So I’m still delightfully entrenched in J. Courtney Sullivan’s family saga Maine. Housetraining Gilly has eaten into my reading time, which is perfectly fine by me. This is the kind of book you want to savor anyhow. I wait for Gil to go down for one of his half a dozen naps (oh, the life of a dog!) then I pick up Maine to continue reading with him dozing in my lap. This being my repeat book from last week, I thought I’d add my husband’s reading to the tea party. He’s presently making the two-day trek from Chicago to El Paso. His three-month military obligation in the Windy City has been fulfilled so now he’s reporting back to his permanent duty station here at home. Before he packed out his apartment and took to the road, he asked me for an audio book recommendation. I was more than happy to oblige. He rarely reads for leisure. He’s got a stack of medical journals that occupy his time. And even on vacations, his reading preferences are usually something of the Jon Krakauer or Jack Kerouac variety. So when he asked for my literary suggestion, well, I ran to my bookcase lickity-split and rattled off titles like a Navajo code-talker. Sadly, many weren’t available on audio. A few he deemed too ‘chicky’, for which he received a five-minute lecture about books either being good or not good and the sex of the author or characters inconsequential. But then, honestly, I can’t imagine him reading Stockett’s The Help or Hoffman’s The Third Angel no matter how much I may have enjoyed them. So I moved on to titles I thought might fit his taste and be plot propelled enough to keep him awake on the highway. Sara Gruen‘s Water for Elephants was the final audio pick, though I had to convince him that despite Robert Pattinson on the book’s purchasing avatar, it was NOT a book about a vampire circus carnie. Lord Almighty.
Since El Paso has an abundance of sunshine and consistent temperatures of over 100 degrees, it’s the ideal location to make traditional southern sun tea. Easy as 1-2-3: four black tea bags (I used Lipton) + 1 ½ quarts of cold water into a glass jar on the sunny side of the porch for 2-3 hours, pour over ice and you got sun tea. While we always had this sitting around in Virginia, my grandma makes it in Puerto Rico too. It’s from her that I got the idea to add a twist. She will sometimes throw a couple cut lemons or passion fruit into the jar for added flavor. I don’t have either of those, but what I do have is basil. Loads of it. I love the stuff and sometimes go out back just to run my fingers through the bush so the smell sticks while I work. On a whim, I plucked a handful of leaves and tossed them in with the tea bags and water. I forgot about the jar, so it sat there all yesterday afternoon. When I let Gilbert out to run around before bed, I removed the basil leaves and tea bags and moved the jar into the fridge overnight. By this morning—deliciousness! That sweet, peppery herb made a world of a difference. I’m sipping it now with lots of ice and am pretty sure I’ll finish the whole pitcher before the day’s end.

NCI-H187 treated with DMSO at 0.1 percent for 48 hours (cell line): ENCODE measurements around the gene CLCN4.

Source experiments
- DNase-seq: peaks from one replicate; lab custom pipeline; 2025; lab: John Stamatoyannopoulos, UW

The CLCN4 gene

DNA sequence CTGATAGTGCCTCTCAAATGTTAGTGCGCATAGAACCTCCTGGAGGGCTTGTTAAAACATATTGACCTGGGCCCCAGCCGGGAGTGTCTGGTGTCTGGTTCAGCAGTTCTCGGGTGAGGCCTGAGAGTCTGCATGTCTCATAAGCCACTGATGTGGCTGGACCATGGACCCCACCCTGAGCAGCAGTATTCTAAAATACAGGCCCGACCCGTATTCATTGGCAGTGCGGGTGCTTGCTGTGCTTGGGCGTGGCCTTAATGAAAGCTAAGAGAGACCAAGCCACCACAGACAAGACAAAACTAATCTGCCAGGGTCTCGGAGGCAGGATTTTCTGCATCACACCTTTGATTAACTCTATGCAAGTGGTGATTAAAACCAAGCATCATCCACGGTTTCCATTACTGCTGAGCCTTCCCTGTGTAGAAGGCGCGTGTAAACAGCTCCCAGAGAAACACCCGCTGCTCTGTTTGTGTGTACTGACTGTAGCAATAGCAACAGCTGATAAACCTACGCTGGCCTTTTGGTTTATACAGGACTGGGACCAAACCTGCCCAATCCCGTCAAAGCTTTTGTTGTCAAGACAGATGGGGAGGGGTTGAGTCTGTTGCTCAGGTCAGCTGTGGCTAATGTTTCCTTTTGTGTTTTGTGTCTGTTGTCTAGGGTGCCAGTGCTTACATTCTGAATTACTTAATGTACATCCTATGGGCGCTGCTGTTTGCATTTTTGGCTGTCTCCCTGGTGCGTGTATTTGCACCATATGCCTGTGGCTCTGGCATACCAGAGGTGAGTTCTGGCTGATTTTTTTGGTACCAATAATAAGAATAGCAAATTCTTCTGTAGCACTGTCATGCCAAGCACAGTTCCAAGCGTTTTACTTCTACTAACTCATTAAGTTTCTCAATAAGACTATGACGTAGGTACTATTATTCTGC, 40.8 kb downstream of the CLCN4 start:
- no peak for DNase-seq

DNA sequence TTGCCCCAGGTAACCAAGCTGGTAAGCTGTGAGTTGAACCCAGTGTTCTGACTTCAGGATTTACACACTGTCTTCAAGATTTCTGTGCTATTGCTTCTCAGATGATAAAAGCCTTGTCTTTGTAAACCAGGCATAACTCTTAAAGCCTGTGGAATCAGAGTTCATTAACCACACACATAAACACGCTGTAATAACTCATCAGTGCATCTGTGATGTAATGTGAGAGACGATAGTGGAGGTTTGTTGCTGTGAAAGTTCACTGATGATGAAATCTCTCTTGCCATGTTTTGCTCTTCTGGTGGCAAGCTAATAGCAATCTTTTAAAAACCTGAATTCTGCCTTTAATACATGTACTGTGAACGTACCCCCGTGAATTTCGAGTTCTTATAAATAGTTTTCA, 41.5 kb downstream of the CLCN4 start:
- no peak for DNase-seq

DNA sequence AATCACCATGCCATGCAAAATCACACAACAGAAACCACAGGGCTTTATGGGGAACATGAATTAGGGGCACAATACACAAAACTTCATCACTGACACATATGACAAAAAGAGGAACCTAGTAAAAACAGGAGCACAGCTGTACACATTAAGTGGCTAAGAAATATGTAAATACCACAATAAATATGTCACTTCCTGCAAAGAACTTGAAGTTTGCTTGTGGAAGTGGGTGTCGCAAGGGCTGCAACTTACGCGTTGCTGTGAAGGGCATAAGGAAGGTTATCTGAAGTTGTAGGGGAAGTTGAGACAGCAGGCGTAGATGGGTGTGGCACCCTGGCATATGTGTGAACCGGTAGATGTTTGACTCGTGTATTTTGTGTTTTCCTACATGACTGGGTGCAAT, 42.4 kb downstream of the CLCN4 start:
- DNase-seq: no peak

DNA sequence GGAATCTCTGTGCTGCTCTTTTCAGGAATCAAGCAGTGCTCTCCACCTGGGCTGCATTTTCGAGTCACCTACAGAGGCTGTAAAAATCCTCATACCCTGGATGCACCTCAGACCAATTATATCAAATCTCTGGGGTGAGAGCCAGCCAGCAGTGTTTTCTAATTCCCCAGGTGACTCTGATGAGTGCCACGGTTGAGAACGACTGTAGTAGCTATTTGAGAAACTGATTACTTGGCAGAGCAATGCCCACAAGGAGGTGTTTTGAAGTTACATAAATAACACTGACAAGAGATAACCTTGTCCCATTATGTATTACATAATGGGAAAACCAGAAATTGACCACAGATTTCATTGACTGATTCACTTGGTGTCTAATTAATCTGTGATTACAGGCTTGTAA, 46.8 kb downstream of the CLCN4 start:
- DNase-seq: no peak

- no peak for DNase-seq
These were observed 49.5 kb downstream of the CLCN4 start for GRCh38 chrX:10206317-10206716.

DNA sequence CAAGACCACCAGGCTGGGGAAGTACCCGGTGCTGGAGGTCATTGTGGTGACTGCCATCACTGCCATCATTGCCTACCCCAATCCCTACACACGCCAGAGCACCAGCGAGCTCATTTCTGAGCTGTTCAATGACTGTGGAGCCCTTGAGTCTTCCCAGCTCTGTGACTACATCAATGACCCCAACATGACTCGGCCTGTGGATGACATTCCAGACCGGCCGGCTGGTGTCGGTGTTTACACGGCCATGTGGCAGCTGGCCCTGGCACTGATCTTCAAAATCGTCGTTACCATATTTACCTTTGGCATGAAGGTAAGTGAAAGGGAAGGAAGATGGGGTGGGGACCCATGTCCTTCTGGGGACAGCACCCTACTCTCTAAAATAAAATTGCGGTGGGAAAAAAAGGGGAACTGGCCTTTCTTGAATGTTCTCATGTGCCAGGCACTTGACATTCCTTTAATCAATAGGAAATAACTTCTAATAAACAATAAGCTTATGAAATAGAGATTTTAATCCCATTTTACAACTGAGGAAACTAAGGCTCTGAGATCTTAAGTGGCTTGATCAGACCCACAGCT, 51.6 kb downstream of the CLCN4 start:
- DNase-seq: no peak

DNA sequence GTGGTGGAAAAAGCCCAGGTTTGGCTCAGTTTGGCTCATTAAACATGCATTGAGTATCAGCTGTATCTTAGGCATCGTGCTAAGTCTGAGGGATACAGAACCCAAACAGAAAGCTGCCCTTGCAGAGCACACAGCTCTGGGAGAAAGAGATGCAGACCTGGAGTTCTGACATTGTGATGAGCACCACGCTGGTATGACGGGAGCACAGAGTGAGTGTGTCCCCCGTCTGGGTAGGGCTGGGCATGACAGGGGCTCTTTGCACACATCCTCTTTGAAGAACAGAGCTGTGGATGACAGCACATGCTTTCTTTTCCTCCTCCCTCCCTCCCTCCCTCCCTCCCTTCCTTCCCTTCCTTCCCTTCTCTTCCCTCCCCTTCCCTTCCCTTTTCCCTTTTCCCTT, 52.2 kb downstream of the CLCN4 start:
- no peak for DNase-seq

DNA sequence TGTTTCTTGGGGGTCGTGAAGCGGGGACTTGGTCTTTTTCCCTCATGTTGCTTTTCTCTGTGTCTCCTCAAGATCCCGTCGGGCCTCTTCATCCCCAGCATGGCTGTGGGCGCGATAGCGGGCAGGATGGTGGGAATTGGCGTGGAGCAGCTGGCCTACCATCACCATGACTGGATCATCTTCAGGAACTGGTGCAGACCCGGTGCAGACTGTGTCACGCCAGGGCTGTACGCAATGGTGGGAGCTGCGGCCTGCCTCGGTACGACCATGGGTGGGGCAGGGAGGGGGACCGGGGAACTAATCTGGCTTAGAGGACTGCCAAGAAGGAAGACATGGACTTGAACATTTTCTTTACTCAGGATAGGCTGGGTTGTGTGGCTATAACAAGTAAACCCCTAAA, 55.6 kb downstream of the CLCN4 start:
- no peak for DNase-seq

Sarah’s Sipping Summary:
Still reading Maine, I can imagine Alice having a jar of summertime sun tea sitting on the porch of Briarwood Road cottage. I’ll have to make this for my husband when he arrives. He’s a big iced tea drinker and I think he’d love the basil addition.
Cheers, friends! Sarah